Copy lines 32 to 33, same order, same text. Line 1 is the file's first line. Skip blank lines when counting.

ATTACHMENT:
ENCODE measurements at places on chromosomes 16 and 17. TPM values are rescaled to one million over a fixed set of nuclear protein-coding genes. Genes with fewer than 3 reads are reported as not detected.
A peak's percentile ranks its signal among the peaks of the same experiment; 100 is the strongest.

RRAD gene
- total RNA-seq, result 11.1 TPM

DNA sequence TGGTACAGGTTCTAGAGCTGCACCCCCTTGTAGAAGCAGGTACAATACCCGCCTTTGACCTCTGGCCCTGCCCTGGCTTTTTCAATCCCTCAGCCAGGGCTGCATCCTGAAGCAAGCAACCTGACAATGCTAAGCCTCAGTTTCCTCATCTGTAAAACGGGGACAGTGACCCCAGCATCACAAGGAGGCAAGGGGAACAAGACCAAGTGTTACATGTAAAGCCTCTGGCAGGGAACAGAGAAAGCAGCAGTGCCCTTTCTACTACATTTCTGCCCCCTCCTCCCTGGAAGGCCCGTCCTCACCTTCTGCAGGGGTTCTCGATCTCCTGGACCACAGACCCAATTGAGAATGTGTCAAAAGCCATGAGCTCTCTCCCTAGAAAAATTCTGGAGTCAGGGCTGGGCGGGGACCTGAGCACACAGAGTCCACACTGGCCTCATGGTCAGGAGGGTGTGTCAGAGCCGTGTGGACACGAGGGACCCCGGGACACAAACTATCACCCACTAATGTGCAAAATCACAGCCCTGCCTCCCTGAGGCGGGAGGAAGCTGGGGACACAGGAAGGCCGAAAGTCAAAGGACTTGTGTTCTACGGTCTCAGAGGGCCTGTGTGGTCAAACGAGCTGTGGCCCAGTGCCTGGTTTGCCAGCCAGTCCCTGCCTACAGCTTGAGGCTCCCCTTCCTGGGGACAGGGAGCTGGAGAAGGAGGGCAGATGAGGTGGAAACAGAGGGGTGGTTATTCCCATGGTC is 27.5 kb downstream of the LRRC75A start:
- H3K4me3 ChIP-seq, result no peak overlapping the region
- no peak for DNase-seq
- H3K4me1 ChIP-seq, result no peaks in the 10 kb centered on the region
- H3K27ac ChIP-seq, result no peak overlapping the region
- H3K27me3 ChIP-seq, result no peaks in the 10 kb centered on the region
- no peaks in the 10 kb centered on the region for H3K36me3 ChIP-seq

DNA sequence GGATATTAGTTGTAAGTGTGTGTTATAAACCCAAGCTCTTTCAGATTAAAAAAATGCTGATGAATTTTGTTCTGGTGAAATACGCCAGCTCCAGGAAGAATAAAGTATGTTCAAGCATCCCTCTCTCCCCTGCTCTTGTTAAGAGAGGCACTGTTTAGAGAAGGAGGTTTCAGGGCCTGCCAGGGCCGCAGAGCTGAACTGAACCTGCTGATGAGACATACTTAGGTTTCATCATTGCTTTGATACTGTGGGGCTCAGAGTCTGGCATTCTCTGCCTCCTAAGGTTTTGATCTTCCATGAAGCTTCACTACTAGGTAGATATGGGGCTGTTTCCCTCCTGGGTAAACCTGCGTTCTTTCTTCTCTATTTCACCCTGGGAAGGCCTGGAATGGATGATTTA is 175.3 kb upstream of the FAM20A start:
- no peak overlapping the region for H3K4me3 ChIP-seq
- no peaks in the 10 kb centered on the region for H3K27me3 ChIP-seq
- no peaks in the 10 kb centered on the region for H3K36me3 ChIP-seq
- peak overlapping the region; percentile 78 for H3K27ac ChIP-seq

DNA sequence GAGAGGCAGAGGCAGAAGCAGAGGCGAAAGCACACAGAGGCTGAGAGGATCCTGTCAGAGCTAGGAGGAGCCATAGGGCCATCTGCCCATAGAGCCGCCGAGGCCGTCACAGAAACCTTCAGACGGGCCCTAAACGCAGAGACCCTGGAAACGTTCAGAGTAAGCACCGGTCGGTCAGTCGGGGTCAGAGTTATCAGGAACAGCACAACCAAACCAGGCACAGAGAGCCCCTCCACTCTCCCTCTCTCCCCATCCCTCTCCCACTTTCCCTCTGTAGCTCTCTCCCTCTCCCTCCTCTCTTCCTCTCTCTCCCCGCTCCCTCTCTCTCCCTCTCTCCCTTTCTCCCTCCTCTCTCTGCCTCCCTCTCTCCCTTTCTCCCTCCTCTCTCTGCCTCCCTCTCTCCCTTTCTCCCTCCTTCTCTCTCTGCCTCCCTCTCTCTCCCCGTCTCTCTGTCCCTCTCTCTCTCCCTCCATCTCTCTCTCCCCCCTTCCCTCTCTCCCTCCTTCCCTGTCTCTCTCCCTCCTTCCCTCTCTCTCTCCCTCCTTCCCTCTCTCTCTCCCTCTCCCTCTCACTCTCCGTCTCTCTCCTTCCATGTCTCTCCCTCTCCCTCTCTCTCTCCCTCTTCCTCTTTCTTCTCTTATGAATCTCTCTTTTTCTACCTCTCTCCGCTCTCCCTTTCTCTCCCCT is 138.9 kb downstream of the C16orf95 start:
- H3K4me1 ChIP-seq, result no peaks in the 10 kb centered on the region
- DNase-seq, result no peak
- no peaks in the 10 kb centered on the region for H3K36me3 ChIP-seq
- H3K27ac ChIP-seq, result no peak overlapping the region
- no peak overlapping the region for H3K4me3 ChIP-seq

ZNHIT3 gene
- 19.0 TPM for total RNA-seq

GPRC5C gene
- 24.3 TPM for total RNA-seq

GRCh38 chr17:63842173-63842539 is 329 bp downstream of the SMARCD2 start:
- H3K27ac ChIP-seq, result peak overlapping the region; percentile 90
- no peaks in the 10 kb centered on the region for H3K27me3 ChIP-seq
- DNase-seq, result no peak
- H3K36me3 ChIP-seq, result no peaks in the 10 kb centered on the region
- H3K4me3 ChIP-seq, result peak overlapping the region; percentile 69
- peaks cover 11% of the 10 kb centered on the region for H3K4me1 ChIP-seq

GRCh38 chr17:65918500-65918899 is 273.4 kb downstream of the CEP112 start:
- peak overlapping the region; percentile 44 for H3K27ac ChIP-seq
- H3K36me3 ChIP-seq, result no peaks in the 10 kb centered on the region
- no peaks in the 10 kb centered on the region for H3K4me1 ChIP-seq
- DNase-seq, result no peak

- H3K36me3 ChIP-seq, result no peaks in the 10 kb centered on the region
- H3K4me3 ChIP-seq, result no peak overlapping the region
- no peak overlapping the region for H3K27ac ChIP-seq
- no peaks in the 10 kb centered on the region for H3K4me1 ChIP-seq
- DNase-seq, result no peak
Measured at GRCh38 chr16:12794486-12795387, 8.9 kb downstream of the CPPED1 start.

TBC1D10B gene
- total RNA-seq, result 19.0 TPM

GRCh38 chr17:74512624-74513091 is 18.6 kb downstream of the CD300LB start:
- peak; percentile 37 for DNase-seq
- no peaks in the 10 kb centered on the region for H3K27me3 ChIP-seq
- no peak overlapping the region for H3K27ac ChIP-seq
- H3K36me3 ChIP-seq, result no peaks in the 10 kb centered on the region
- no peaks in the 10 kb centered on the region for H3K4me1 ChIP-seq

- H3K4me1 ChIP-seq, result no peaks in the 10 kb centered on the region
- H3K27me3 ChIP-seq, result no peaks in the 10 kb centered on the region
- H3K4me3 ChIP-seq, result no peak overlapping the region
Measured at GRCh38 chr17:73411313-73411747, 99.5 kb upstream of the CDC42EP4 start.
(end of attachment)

- H3K4me3 ChIP-seq, result peak overlapping the region; percentile 69
- peaks cover 11% of the 10 kb centered on the region for H3K4me1 ChIP-seq